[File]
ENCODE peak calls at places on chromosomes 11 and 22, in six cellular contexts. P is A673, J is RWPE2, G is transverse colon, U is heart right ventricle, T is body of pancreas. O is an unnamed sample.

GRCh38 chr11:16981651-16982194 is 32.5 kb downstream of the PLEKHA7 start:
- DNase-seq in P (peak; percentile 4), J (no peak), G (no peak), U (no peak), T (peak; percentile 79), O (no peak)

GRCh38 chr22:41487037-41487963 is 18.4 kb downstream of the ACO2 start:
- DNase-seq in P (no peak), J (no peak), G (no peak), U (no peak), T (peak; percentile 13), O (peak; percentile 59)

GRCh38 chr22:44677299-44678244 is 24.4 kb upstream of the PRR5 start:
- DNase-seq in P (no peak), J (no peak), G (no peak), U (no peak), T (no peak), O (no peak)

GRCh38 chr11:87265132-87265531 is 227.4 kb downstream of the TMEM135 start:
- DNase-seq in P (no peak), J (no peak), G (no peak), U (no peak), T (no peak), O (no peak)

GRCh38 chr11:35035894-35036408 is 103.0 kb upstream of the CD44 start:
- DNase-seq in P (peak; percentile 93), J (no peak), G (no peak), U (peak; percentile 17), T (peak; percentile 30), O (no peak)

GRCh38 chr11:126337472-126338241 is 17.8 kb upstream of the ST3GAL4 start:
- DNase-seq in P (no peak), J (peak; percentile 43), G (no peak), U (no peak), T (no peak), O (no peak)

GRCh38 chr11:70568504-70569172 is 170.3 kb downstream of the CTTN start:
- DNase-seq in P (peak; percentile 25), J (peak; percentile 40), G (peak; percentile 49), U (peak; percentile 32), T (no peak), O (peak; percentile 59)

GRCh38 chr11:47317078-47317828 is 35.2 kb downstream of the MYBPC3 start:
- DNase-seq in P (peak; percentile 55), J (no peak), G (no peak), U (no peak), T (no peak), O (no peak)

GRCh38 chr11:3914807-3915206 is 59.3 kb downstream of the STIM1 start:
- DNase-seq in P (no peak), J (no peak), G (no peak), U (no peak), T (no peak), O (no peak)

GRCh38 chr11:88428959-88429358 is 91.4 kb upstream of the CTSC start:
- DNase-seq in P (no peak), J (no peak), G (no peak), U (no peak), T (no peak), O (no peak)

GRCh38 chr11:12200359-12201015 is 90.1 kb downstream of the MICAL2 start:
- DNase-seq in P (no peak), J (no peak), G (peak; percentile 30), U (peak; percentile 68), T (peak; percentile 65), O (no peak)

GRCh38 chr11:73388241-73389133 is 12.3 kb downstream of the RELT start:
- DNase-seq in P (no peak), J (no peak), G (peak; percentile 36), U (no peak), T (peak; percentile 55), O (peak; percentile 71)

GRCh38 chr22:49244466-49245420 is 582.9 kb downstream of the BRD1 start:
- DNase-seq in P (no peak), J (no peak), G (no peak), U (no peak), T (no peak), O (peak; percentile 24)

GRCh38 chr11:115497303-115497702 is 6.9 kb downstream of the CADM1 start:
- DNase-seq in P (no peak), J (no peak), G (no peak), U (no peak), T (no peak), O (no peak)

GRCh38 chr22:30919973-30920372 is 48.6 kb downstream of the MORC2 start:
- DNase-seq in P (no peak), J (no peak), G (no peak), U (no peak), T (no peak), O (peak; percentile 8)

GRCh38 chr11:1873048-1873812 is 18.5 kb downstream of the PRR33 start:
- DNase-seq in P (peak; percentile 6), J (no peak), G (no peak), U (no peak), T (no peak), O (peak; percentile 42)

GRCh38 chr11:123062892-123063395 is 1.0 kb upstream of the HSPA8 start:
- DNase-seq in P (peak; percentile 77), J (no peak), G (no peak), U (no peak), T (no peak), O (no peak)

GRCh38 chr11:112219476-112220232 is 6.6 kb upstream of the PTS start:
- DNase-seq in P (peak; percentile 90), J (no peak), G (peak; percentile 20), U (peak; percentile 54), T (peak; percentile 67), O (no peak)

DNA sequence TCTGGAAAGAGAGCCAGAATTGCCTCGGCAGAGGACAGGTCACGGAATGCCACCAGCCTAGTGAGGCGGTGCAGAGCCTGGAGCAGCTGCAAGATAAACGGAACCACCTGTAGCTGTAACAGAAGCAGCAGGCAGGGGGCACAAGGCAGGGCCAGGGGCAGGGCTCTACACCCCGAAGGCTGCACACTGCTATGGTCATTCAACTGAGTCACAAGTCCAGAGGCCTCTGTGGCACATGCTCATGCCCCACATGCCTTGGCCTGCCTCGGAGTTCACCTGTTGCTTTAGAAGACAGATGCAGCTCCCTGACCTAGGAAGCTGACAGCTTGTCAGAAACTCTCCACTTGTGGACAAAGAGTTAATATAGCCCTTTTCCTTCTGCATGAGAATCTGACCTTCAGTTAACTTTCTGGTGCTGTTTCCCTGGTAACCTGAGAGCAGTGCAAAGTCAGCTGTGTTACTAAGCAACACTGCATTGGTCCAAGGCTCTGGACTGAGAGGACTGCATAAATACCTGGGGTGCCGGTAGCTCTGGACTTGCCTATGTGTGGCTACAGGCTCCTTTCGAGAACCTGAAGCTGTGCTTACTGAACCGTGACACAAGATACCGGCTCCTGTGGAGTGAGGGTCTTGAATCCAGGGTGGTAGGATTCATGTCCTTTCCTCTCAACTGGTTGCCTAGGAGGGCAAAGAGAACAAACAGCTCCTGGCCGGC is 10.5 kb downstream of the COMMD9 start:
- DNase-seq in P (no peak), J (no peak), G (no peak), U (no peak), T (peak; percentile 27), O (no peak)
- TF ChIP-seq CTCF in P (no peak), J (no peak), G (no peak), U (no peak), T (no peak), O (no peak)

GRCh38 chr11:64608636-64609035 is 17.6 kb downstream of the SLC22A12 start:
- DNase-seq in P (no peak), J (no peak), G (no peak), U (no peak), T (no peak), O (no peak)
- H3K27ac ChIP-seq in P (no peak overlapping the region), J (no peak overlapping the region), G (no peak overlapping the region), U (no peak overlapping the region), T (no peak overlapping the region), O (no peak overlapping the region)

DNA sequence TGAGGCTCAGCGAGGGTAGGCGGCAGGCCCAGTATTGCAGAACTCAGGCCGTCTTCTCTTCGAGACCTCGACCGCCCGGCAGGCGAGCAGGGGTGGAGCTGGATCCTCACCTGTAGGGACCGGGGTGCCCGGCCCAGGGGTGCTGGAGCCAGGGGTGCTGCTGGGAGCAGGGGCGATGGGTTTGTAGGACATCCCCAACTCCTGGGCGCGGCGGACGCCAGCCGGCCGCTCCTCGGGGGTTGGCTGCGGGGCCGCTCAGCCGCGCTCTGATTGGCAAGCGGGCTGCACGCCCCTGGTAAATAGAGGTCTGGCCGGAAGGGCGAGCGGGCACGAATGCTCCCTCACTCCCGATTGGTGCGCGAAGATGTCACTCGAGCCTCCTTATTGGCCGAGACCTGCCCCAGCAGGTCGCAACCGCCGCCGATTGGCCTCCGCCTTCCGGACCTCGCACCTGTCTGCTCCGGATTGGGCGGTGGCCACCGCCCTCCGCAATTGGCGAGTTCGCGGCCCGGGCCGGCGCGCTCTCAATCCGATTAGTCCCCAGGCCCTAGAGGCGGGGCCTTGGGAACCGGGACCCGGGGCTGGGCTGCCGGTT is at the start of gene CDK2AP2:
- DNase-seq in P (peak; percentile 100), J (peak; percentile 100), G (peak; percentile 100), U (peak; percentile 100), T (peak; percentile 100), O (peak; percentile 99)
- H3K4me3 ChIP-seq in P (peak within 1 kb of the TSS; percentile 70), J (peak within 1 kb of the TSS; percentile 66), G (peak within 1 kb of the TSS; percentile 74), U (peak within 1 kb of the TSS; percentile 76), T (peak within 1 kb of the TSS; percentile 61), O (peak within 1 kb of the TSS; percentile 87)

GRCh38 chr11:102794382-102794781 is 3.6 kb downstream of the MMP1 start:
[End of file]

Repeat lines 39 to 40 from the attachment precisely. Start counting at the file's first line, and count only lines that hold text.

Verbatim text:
- DNase-seq in P (no peak), J (no peak), G (no peak), U (no peak), T (peak; percentile 27), O (no peak)
- TF ChIP-seq CTCF in P (no peak), J (no peak), G (no peak), U (no peak), T (no peak), O (no peak)